During an emotional talk with a friend about how my relationship with the guy I’d been seeing on and off for over a year had once again fallen to pieces, I was told that I cling to people because I’m afraid of being alone. “I’ve never seen you happy and single at the same time,” he told me, and after the initial jolt of denial and anger at his assumption passed, I began to ponder whether or not this really was the case. To put this in perspective, I’m an introvert. I’ve never enjoyed crowds or large groups of people, my friend group has always been relatively small and close-knit, and I would choose Say Yes to the Dress alone on the couch in my living room over a wild party nine times out of ten. However, like most people, I have always been happiest when spending quality time with close friends or family members. I struggle when I don’t have someone to talk to about the things that excite or trouble me, but that’s not the point that my friend was trying to make. He was suggesting that I do not know how to be happy if I am not in a relationship, and after spending some time alone and having the opportunity to reflect upon this accusation, I came to a very obvious conclusion: I’m not afraid of being alone. I’m afraid of never again finding a love like that.
I didn’t enter into the dating game until rather late. I was single all throughout high school and only made fleeting connections during my first semester of college, but I was okay with that. I enjoyed the independence, I never longed for someone to wake up next to, and my desire for a boyfriend only lasted for half an hour after the latest romantic comedy movie that I had watched. I did date, and I made some great memories with some phenomenal people, but my feelings never seemed to be strong enough for me to fully invest myself in a relationship. I was comfortable in my solitude. I still am. Amidst everything that has happened in the past couple of years, this is the one thing that has remained constant, but another major thing has also changed. I fell in love.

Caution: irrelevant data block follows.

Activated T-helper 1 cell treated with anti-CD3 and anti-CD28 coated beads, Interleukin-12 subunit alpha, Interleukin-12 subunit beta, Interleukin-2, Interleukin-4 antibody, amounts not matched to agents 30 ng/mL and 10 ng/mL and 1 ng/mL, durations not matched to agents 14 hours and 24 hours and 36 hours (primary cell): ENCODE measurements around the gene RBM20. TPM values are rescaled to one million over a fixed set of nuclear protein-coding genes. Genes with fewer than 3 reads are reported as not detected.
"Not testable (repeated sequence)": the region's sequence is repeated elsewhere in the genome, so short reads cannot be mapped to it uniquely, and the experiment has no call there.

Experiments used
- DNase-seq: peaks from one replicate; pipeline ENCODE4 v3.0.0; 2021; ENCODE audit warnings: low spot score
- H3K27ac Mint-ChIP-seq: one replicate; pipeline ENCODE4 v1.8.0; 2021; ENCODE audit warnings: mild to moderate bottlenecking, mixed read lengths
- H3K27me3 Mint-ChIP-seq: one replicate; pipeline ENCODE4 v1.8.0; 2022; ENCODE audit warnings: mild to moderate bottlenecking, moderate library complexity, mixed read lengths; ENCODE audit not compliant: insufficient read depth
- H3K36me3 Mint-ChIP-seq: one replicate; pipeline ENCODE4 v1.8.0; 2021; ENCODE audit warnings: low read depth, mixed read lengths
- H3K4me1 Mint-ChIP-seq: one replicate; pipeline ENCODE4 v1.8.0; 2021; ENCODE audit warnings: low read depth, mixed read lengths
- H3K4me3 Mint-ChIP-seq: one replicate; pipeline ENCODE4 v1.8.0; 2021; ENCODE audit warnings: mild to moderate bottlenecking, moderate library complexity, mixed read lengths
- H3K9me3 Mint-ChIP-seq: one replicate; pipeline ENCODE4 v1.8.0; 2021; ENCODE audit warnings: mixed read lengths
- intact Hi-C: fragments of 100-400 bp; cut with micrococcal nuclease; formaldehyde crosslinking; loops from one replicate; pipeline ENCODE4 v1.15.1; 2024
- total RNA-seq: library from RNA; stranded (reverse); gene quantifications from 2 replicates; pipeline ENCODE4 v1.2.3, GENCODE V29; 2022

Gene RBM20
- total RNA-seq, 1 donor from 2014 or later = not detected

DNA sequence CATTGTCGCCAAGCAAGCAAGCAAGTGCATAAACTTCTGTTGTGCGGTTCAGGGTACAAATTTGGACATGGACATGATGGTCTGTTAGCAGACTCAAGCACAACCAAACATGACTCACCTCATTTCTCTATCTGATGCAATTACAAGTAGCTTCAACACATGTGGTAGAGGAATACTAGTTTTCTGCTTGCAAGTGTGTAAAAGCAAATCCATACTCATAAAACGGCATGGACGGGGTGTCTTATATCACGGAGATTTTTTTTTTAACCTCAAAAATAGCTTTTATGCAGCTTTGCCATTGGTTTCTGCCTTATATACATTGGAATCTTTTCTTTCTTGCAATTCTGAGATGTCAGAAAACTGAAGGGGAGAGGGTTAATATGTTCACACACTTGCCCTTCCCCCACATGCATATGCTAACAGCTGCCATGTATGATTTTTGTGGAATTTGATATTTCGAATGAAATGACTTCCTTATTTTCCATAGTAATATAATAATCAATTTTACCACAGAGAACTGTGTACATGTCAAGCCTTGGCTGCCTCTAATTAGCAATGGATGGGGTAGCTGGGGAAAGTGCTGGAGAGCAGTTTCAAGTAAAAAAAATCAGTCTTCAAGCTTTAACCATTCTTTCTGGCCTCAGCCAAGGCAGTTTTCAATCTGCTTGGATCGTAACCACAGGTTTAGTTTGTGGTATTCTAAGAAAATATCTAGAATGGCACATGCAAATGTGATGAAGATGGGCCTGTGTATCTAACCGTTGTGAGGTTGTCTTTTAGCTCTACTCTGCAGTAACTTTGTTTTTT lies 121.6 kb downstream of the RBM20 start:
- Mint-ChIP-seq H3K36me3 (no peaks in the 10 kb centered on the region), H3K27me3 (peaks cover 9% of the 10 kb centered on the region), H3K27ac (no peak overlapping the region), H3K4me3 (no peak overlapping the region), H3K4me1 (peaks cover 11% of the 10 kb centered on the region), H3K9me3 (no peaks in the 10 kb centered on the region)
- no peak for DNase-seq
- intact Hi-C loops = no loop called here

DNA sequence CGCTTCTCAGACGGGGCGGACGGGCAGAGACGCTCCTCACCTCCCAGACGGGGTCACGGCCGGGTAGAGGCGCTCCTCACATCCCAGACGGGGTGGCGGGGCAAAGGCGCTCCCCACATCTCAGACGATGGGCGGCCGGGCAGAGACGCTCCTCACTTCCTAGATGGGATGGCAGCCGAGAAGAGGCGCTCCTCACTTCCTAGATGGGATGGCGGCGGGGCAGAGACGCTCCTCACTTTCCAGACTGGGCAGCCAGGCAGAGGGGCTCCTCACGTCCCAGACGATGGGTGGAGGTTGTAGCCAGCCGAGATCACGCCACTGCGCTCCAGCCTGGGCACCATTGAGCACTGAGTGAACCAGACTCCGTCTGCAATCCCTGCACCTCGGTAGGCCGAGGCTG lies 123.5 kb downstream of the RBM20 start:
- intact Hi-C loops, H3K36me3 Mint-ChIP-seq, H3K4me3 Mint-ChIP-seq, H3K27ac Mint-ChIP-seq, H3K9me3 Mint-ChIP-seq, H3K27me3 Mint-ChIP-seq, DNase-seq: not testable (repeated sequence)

They always say it happens when you least expect it, and I never fully comprehended what that meant until I met him. I wasn’t searching for anything serious at the time, but the ease with which I was able to open my heart to him and share the most intimate parts of who I am was something I had never experienced before. I finally mustered up the courage to sing in front of someone who wasn’t in my immediate family. As insignificant as that may seem, it was a huge moment for me. I was never afraid for him to see me laugh so hard that I snorted, embarrass myself miserably, or cry until my eyes got red and puffy. I began to picture my future with another person by my side for the first time in my life, and it was just as exciting as it was terrifying. At times, it was a selfless, beautiful, and all-consuming love. At other times, it was betrayal, it was lies, it was broken promises, and it was heartbreak. So why did I refuse to let go of it? Why was I stuck in this relentless cycle of heartache that was slowly eating away at me? Was I really that scared of being alone that I couldn’t remove myself from a situation that was breaking my heart piece by piece?
No, I’m not afraid of being alone. I’m afraid of never again finding a love like that. I’m scared that the fire that that boy lit in my heart will never stop burning no matter how hard I try to extinguish it. I’m petrified that every future relationship I have will be tainted by the love that we shared, the love that has become an integral part of who I am. I’m terrified that no one will ever make me feel so vulnerable, so passionate, and so alive. I’m scared that when I wake up next to someone else in the future, a part of me will always wish it were him. I’m worried that the imperfections that I once found so endearing will drive me away if they belong to anyone else. Instead of being cute and comforting, snoring will become a major annoyance that keeps me tossing and turning all night long. Rather than making me laugh, lighthearted jokes about my flaws will wreck my self-confidence and leave me feeling defeated. Kissing with morning breath will be disgusting as opposed to intimate, and arguing over what show to watch on Netflix or what radio station to listen to in the car will be the cause of one too many pointless arguments. I’m scared that there will always be songs that I won’t be able to listen to (I’m looking at you Adele) and places that I’ll have to avoid because I cannot stop the memories of us from rushing back. I’m terrified that no matter how successful I am in busying my mind with other, happier thoughts, the occasional dream of him will be a constant reminder of everything that I’ve lost.
So, in response to the advice that my friend gave me with the very best of intentions: No, I’m not afraid of being alone. I’m afraid of never again finding a love like that.